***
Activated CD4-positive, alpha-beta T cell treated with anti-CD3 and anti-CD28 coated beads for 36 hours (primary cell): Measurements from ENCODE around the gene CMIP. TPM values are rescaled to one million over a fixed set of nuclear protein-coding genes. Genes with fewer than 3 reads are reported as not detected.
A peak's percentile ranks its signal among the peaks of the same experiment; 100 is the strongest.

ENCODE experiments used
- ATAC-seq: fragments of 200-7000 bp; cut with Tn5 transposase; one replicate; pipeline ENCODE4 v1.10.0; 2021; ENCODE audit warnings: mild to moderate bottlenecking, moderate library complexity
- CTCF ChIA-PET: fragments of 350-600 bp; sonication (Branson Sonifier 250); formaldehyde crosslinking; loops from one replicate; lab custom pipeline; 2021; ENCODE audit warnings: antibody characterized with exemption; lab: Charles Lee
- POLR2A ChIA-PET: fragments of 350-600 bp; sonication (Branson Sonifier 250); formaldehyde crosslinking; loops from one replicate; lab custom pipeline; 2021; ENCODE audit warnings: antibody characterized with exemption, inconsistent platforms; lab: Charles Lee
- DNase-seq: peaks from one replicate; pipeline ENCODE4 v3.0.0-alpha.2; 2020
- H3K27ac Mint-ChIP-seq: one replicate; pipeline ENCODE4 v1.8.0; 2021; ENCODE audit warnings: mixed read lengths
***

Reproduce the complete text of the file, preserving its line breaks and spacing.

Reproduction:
Activated CD4-positive, alpha-beta T cell treated with anti-CD3 and anti-CD28 coated beads for 36 hours (primary cell): Measurements from ENCODE around the gene CMIP. TPM values are rescaled to one million over a fixed set of nuclear protein-coding genes. Genes with fewer than 3 reads are reported as not detected.
A peak's percentile ranks its signal among the peaks of the same experiment; 100 is the strongest.

ENCODE experiments used
- ATAC-seq: fragments of 200-7000 bp; cut with Tn5 transposase; one replicate; pipeline ENCODE4 v1.10.0; 2021; ENCODE audit warnings: mild to moderate bottlenecking, moderate library complexity
- CTCF ChIA-PET: fragments of 350-600 bp; sonication (Branson Sonifier 250); formaldehyde crosslinking; loops from one replicate; lab custom pipeline; 2021; ENCODE audit warnings: antibody characterized with exemption; lab: Charles Lee
- POLR2A ChIA-PET: fragments of 350-600 bp; sonication (Branson Sonifier 250); formaldehyde crosslinking; loops from one replicate; lab custom pipeline; 2021; ENCODE audit warnings: antibody characterized with exemption, inconsistent platforms; lab: Charles Lee
- DNase-seq: peaks from one replicate; pipeline ENCODE4 v3.0.0-alpha.2; 2020
- H3K27ac Mint-ChIP-seq: one replicate; pipeline ENCODE4 v1.8.0; 2021; ENCODE audit warnings: mixed read lengths